By Emily Daigle
Being as majestic as they are, a horse’s presence alone is a gift to us that can benefit our well-being in more ways than one. Therapeutic applications have documented incredible healing powers by horses for many with various types of disabilities and conditions. As equestrians, we can understand how equine therapy has this great power.
The mental discipline and emotional bonding involved can guide children and adults with diverse behavioral, emotional, or addictive difficulties. A growing amount of physical and occupational therapists are turning to horseback riding to quickly and easily heal posture and mobility issues. Horses have the ability to make therapy feel like fun, not a chore.
Therapeutic riding has grown steadily since 1969, when the North American Riding for the Handicapped Association, which now has over 500 centers, was founded. Those with mental and physical disabilities are able to feel in control of a part of their lives while teaching them through the gentle behavior associated with horses. This especially resonates well with kids and teenagers.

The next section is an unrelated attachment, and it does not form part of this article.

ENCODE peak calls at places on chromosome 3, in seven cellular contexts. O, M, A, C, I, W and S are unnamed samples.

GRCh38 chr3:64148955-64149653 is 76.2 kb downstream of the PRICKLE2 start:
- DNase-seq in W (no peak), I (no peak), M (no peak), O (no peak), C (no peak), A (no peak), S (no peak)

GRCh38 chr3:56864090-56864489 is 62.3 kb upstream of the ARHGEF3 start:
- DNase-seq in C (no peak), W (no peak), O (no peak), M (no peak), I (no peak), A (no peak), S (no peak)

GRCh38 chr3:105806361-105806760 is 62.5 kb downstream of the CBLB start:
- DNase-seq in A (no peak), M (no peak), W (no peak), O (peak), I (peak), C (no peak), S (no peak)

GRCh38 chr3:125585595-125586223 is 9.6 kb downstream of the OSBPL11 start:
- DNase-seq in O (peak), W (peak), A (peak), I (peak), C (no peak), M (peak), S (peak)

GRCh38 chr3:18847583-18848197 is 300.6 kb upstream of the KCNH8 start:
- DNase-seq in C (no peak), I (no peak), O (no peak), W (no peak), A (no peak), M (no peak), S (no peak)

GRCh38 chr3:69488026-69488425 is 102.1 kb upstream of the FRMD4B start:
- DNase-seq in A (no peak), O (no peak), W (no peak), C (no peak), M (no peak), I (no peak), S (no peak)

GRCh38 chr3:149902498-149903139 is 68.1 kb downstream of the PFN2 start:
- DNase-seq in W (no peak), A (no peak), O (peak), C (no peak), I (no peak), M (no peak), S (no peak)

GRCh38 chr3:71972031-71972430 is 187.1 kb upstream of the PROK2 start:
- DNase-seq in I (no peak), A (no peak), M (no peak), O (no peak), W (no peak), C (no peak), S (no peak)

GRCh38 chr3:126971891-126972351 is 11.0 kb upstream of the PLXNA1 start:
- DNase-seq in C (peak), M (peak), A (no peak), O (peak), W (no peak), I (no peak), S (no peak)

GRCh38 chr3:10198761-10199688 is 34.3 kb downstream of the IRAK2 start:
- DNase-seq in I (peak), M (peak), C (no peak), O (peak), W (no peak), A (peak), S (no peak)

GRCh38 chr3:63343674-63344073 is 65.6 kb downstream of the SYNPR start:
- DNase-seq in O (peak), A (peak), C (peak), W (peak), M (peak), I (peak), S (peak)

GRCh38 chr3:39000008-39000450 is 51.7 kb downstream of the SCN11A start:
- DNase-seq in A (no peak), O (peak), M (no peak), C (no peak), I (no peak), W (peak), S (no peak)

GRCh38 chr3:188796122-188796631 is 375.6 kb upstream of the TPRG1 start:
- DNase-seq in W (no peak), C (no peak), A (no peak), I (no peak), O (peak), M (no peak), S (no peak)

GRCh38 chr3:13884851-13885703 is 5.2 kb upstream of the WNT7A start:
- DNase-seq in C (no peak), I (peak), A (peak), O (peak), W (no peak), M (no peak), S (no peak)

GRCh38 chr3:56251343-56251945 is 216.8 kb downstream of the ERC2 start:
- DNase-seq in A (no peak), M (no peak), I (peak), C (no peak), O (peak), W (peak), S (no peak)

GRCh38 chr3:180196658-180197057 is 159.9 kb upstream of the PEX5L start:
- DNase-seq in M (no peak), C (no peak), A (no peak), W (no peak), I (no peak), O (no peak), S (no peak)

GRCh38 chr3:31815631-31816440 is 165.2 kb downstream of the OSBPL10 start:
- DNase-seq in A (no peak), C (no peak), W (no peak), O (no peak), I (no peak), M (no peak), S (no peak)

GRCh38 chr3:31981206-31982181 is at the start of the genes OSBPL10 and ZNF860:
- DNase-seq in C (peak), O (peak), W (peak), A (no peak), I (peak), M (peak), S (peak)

Gently controlling a large animal is incredibly uplifting to troubled kids and young adults, which works well for anyone from difficult juveniles to timid autistic children. It gives adolescents something to look forward to rather than want to rebel against when it comes to therapy. Horseback riding helps people simply feel more normal.
Horseback riding can spark confidence and improve coordination in those with physical disabilities. For example, many people with cerebral palsy are advised to try this form of therapy as it exercises muscles that go unused, while relaxing the more rigid ones.
Traditional therapy often is seen as dreading and boring. Horseback riding gives people the opportunity to get outside and experience a connection that nonchalantly evolves their well-being.
As Sir Winston Churchill famously said, “There is something about the outside of a horse that is good for the inside of a man.”